Fillmore water rates to rise
A 23 percent rate increase is coming for water bills in the Town of Fillmore.
The Fillmore Town Council learned during its Saturday morning meeting that the town's water bill will be increasing by 23 percent, in addition to the rate hike being added when the City of Greencastle raises its rates.
Town attorney John Zeiner informed the council that after the talks with representatives from consultant H.J. Umbaugh, the town's water bill will increase by 23.5 percent. That figure does not include the Greencastle water bill increase. Fillmore purchases its water from Greencastle.
"So we have to raise it (the water bill) 23 percent," asked council member Curt Leonard, "and then when Greencastle raises it, we have to raise it again?"
Zeiner said the Greencastle increase would only be a small amount on top of Fillmore's increase.
"This is going to get ugly again," said Leonard.
Albert Epple said that the town is still trying to catch up to the three times Greencastle raised the water bill and Fillmore did not.
According to the Umbaugh study, Fillmore has been operating in the red for the last three years on its water rates.
Zeiner said, "If you look at some of these other communities around us, we're not that poor. We're not at the top of the list and we're also not at the bottom."
Town resident C.J. Huller asked the council if it had ever looked into a water and sewer system for the town. Zeiner said that Midwest Engineering performed an investigation on Fillmore's own water and sewer system. Their report said the cost for the project would be at $2 million. This would =cause the water bills to increase eight times what they are already at. Utility plants should only be built if the town is anticipating growth.
The council has agreed to continue looking at this idea and several other options. Currently, Fillmore's water bill is going to increase by $7 before the Greencastle increase. After the Greencastle increase, the bills increase by another $3, making the total increase to $10 for Fillmore water customers.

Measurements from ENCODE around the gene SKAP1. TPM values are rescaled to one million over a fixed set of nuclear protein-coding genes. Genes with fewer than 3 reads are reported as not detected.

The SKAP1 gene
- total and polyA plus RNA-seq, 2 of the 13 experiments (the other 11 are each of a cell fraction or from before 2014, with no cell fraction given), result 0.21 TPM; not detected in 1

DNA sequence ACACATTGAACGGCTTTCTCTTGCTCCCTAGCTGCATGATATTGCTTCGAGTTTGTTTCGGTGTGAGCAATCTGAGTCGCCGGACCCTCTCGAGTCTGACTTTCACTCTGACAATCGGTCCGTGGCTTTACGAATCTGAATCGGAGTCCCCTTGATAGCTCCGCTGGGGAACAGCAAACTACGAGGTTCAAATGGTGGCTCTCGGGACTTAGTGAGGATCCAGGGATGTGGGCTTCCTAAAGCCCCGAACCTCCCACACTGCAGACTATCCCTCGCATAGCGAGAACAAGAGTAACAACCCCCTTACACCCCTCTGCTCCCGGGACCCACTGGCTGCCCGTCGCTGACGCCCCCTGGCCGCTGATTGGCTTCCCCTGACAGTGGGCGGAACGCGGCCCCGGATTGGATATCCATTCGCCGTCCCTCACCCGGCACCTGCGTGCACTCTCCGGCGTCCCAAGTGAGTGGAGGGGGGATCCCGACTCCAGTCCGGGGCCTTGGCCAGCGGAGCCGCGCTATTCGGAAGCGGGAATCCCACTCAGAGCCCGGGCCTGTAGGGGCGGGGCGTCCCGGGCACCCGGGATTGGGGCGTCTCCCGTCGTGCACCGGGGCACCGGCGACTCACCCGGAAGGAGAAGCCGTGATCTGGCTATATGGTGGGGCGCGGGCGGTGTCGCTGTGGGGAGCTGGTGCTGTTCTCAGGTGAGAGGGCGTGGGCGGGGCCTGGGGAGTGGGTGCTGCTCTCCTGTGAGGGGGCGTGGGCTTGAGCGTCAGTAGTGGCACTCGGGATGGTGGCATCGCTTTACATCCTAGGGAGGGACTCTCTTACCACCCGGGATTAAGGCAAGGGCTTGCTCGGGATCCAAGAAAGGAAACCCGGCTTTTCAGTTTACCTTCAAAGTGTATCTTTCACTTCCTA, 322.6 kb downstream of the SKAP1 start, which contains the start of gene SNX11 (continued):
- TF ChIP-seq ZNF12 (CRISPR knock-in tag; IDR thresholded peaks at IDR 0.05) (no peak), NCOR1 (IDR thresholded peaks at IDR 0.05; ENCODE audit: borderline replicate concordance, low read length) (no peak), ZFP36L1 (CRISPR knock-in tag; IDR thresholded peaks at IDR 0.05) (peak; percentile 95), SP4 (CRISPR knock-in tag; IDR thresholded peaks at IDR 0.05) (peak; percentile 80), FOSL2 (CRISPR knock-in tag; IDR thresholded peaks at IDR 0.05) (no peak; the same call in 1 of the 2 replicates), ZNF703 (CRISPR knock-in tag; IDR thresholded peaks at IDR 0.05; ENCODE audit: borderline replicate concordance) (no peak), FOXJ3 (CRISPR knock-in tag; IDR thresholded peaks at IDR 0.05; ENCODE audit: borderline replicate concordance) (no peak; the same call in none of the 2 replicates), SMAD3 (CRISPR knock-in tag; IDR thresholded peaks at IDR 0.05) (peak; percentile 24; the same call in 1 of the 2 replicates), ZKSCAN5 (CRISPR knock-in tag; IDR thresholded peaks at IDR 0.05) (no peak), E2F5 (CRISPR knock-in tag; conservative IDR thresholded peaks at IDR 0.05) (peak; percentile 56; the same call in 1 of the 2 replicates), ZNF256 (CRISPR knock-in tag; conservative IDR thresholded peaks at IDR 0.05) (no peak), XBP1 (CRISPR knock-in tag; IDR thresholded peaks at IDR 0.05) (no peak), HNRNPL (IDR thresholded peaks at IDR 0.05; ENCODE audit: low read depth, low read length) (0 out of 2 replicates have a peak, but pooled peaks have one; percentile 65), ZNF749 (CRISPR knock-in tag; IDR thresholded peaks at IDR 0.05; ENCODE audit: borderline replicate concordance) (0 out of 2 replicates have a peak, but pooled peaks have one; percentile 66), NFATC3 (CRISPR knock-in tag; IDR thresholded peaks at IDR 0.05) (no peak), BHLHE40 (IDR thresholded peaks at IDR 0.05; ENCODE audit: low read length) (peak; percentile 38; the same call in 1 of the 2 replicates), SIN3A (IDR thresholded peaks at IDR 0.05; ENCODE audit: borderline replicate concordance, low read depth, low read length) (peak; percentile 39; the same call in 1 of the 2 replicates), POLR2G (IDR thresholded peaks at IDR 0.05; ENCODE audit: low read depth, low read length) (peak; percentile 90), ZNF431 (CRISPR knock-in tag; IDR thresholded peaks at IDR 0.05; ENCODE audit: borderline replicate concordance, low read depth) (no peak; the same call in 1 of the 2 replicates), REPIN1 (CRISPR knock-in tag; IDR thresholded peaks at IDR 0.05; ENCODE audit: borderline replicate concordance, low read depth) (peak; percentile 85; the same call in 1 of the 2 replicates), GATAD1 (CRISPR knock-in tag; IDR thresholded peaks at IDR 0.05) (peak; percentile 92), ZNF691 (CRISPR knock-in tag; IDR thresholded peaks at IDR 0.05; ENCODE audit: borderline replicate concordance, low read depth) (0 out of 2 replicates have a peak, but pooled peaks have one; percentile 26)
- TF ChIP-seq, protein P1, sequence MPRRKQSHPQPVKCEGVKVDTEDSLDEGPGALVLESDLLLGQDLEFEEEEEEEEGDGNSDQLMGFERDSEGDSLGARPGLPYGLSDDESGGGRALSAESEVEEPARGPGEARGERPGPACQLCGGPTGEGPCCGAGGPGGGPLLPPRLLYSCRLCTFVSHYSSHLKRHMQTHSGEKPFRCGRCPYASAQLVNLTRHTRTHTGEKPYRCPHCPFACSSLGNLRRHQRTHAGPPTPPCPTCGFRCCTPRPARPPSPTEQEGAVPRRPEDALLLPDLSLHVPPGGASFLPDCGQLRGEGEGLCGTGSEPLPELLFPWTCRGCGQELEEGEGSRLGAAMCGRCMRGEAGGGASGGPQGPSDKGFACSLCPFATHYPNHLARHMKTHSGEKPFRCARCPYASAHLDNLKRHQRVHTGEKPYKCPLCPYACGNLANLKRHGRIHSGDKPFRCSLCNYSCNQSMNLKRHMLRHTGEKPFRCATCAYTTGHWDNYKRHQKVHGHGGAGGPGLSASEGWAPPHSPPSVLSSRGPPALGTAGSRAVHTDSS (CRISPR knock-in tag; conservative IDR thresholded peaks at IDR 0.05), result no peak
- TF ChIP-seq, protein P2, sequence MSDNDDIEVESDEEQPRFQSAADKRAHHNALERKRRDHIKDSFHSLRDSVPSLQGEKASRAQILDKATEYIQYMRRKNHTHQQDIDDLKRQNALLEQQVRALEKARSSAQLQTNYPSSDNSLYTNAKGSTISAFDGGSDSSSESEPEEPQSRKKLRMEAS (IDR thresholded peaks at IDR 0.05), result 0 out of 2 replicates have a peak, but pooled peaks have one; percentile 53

The council also heard another incident involving the town's water. Huller informed the board that he and his wife were gone for eight days and he had everything shut off in the house, but he was still charged for using 20,000 gallons of water. He said he usually uses only 6,000 to 7,000 gallons and asked the council if there was anything that could be done about his bill.
He also said that water superintendent David Gilley did check the meter, which was not running, and there were no leaks present.
Town clerk/treasurer Maxine Davis told the board that this was the first time something like this has happened, but another resident, just down the street from Huller, was charged for using 35,000 gallons of water.
The council agreed it was hard to do anything and know what to do without any evidence. Epple said, "Wish there was something we could do."
Epple also said that he would be contacting the meter company to double-check the issue. Leonard made the suggestion that the next time the Hullers leave again to just have Gilley come by and turn off the meter.
Huller said if it did happen again, he was going back to using his well.
In other business, the council:
-- Asked sewer supt. Joe Cash to cut back the bush and trees on Cemetery Road. It is causing a road hazard. He is also digging trees out some of the sewers.
-- Approved an application from Marshal Tom Helmer for a reserve position.
-- Considered a curfew law for the young children in the area. There is no state ordinance for a curfew, and Cloverdale is looking into establishing one. The council agreed to allow Helmer and Zeiner to look into curfew ordinances.
-- Learned a representative from Black Diamond came down and said they could patch the holes on Westwood. Leonard suggested spending the $16,000 on the patch job while spending whatever was left on paving Main Street starting down in front of Fillmore Elementary. A representative from Black Diamond would be getting back with the council on the topic.
-- Learned there was a home in violation of the weed ordinance. Leonard informed the council that many neighbors had complained the weeds/grass which was standing at knee height. Zeiner suggested that Davis write a letter of notifying the homeowner, they are in violation of the ordinance.
The next regularly scheduled meeting is set up for Saturday, Oct. 14 at 9 a.m. This meeting is open to the public.